The Current

Posthumous degrees for U of A students killed in Iran plane crash a reminder of talent lost, says graduate

The University of Alberta has awarded posthumous degrees to five students killed when Iran shot down Flight PS752 in January, while the loved ones of those who died renew demand for answers.

Posthumous degrees awarded to students killed when Iran shot down plane

Five students who died on Flight PS752 in January have been honoured with posthumous degrees by the University of Alberta. Clockwise from left: Elnaz Nabiyi, Saba Saadat, Nasim Rahmanifar, and Arash Pourzarabi and Pouneh Gorji. (Canadian Press; Supplied by Daniel Ghods-Esfahani; Submitted by Sina Esfandiarpour; Submitted by Amir Forouzandeh)

Read story transcript

As the COVID-19 pandemic cancels graduation ceremonies around the world, the University of Alberta has awarded posthumous degrees to five students killed in the Ukrainian Airlines flight shot down by Iran in January.

Asal Andarzipour, the president of the university's Iranian Students Association, called it an act of "remembrance" for her five peers, and the hopes and dreams they had.

"It's also about the unexpectedness of life, and I think it's a good lesson to take advantage of the moment while we are here," she told The Current's Matt Galloway.

Iran admitted its military unintentionally shot down Ukraine International Airlines Flight PS752 on Jan. 8, killing all 176 people aboard, including 55 Canadian citizens and 30 permanent residents of Canada.

An investigation into the crash has been hampered by the COVID-19 pandemic, and delays in Iran handing over the black boxes of the downed plane.

160 days since Iran airplane crash | Hamed Esmaeilion

TV Shows

5 months agoVideo
6:19
Hamed Esmaeilion on how families of victims of the Ukrainian International Airlines Flight 752 crash are forming an association to seek answers and justice. 6:19

The five posthumous degrees were awarded on June 12 to Pouneh Gorji, Arash Pourzarabi, Elnaz Nabiyi, Nasim Rahmanifar, and Saba Saadat.

Andarzipour said the degrees serve as a reminder of the immense talent and potential that Canada lost when the plane was shot down. 

"We need more recognition and raising awareness of the tragedy," she said.

"This is not over and it's just a way to be reminded of the loss that we've experienced, and what Canada and all the countries involved in it can do." 

A Toronto vigil to some of the people who died in the crash, erected in the days after Iran shot down the plane in January. (Rozenn Nicolle/Radio-Canada)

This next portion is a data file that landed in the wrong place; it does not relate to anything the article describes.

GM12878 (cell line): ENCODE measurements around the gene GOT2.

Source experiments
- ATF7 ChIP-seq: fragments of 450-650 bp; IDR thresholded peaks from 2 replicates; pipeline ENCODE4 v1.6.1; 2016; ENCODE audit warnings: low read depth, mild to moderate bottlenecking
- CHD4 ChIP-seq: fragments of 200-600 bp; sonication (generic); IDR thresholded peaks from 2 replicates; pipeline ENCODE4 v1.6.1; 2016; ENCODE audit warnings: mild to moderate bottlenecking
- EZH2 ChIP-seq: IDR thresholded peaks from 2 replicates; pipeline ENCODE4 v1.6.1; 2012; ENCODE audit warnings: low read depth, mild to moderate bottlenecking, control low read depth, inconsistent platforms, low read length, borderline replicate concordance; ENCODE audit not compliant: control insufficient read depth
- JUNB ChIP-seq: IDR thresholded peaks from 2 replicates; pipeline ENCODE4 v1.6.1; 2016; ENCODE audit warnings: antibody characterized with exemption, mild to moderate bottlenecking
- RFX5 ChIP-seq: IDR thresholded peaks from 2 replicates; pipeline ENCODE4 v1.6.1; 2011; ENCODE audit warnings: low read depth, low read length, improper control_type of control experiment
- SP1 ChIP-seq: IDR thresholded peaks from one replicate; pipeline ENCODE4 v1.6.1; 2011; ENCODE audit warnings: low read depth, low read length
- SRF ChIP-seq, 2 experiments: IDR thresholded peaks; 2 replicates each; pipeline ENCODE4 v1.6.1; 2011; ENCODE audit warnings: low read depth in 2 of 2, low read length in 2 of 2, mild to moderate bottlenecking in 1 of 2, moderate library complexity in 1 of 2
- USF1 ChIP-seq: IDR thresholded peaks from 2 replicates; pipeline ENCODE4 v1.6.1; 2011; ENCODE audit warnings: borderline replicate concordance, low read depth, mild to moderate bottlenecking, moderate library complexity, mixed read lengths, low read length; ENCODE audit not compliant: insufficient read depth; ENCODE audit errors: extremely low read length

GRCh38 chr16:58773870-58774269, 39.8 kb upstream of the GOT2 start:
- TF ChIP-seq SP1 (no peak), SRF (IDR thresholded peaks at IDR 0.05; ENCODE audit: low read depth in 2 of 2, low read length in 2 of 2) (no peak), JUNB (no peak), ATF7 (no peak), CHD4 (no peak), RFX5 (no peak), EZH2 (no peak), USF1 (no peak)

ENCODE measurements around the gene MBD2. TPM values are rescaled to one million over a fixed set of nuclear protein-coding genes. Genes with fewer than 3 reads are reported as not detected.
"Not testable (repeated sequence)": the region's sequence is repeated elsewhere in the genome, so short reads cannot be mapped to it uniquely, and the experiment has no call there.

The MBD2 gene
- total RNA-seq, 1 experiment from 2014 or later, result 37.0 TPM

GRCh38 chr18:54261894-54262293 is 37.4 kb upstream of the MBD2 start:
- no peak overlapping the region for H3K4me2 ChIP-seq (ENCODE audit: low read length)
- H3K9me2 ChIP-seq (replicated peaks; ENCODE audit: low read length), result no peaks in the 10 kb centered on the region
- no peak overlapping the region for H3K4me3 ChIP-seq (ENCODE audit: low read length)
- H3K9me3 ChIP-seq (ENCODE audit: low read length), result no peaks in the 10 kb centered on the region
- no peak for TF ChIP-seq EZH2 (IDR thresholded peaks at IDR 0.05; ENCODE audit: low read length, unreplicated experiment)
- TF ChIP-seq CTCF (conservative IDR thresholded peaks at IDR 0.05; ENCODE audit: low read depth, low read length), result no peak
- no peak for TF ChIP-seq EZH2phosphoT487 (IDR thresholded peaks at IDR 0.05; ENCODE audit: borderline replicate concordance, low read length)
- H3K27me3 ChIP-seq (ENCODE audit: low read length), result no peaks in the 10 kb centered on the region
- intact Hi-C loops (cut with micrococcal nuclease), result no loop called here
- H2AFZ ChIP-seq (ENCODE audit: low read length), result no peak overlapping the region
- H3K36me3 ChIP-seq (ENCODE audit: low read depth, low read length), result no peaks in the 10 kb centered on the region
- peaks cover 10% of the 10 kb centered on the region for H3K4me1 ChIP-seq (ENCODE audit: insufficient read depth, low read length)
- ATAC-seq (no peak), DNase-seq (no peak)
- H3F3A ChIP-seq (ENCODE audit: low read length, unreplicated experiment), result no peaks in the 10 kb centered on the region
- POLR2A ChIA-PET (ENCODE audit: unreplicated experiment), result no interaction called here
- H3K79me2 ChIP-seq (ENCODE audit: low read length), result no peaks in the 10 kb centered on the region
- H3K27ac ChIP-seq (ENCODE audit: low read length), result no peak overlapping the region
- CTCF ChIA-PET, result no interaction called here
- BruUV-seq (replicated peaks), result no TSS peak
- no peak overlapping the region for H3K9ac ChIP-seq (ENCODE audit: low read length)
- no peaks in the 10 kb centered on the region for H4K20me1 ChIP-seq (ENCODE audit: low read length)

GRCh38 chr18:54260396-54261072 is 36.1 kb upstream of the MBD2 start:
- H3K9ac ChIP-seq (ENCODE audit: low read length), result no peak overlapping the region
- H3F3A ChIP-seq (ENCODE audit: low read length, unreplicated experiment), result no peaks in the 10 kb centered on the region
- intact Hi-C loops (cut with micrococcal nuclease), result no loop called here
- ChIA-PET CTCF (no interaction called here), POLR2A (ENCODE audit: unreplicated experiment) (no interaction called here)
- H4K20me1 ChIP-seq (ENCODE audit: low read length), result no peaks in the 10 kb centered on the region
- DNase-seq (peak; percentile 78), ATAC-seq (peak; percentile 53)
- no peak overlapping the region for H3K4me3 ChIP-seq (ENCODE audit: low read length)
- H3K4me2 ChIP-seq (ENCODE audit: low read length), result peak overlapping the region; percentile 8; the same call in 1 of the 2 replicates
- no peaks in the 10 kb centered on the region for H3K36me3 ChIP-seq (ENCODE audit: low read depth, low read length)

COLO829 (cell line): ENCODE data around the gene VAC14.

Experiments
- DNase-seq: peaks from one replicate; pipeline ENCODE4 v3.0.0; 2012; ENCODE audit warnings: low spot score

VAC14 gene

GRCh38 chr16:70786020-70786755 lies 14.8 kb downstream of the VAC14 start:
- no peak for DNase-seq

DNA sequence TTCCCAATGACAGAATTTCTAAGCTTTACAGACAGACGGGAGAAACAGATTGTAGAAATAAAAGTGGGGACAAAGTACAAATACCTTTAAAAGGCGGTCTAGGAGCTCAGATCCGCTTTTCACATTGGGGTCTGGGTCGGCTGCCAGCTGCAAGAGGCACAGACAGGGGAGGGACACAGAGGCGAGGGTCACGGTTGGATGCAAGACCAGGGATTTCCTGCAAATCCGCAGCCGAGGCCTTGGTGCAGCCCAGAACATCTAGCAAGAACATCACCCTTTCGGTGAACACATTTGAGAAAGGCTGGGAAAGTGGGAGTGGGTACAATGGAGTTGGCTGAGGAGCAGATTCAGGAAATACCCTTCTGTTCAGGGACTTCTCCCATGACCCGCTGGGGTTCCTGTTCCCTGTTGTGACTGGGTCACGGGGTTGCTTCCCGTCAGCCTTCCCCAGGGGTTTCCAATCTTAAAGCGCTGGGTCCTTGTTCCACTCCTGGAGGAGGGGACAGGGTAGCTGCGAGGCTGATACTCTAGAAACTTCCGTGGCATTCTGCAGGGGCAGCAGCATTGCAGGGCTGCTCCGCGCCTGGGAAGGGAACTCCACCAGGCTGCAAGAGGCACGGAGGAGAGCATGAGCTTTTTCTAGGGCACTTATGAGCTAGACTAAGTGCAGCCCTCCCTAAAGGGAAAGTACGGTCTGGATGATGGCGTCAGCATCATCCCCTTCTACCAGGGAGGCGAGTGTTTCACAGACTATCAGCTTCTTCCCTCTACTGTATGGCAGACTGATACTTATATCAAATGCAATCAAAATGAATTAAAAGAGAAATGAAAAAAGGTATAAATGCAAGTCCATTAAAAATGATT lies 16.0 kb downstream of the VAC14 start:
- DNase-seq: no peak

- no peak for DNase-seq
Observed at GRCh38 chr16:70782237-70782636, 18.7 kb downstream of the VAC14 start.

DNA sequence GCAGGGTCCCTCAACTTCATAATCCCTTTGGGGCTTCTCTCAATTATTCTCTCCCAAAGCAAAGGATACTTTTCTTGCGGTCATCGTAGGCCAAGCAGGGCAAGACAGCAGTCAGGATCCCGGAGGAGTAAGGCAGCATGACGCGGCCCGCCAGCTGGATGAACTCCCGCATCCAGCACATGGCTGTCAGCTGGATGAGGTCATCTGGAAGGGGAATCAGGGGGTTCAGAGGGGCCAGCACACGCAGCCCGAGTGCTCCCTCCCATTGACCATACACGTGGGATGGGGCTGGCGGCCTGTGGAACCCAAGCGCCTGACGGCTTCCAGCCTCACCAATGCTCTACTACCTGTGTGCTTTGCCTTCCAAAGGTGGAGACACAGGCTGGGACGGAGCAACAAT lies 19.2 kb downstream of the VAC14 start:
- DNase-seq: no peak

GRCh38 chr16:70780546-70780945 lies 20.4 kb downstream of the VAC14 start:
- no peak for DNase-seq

While Andarzipour didn't meet all five of the students in person, she knew of them through her community. 

"We are a small community and we are close to each other, and a lot of our life stories are similar," she said.

"So I personally was feeling that I could be on that plane. It was very close to me."

Pandemic an 'opportunity' for new ideas

In the shadow of the tragedy, Andarzipour graduates this year with her second master's degree in the history of art, design and visual culture (her first was in industrial design).

Originally from Iran, she has been living and studying in Canada for several years, after falling in love with the university's faculty and education (and even Canadian weather, she joked.)

Like thousands of students, she won't be able to take part in an in-person graduation ceremony, or celebrate with the student body. 

But she thinks the pandemic could open new opportunities for the curatorial work she wants to get involved with, as businesses and galleries move online.

"The pandemic has been kind of an opportunity to test out new ideas," she told Galloway.

Nobel Prize winner Donna Strickland's commencement speech to the Class of 2020

The Current

5 months agoVideo
3:14
Nobel Prize-winning physicist and University of Waterloo professor Donna Strickland says there are plenty of opportunities for graduates to change the world amid the COVID-19 pandemic. 3:14

She has also been volunteering with a new group, the Association of Families of Flight PS752 Victims, set up by those demanding answers for the loss of their loved ones.

As a leader in her community, she says the tragedy has taught her a lot, particularly about resilience and finding strength in community.

"I had to at the same time keep myself together, and also be supportive of others and provide service," she said.

"It's been challenging, but I grew up a lot."

She said one thing she learned was to stand up for what is right, and keep asking questions.

Asal Andarzipour graduates from the University of Alberta this year with a master's degree in the history of art, design and visual culture. (Submitted by Asal Andarzipour)

"I think the reason that we are a little bit slow in making the world a better place is that we are not asking questions, that we are ... silent in difficult situations," she said.

"We have to stand up and say that this is not right."


Written by Padraig Moran. Produced by Samira Mohyeddin, Idella Sturino, Anne Penman, Suzanne Dufresne, Julie Crysler and Joana Draghici.

Add some “good” to your morning and evening.

A variety of newsletters you'll love, delivered straight to you.

Sign up now

Comments

To encourage thoughtful and respectful conversations, first and last names will appear with each submission to CBC/Radio-Canada's online communities (except in children and youth-oriented communities). Pseudonyms will no longer be permitted.

By submitting a comment, you accept that CBC has the right to reproduce and publish that comment in whole or in part, in any manner CBC chooses. Please note that CBC does not endorse the opinions expressed in comments. Comments on this story are moderated according to our Submission Guidelines. Comments are welcome while open. We reserve the right to close comments at any time.

now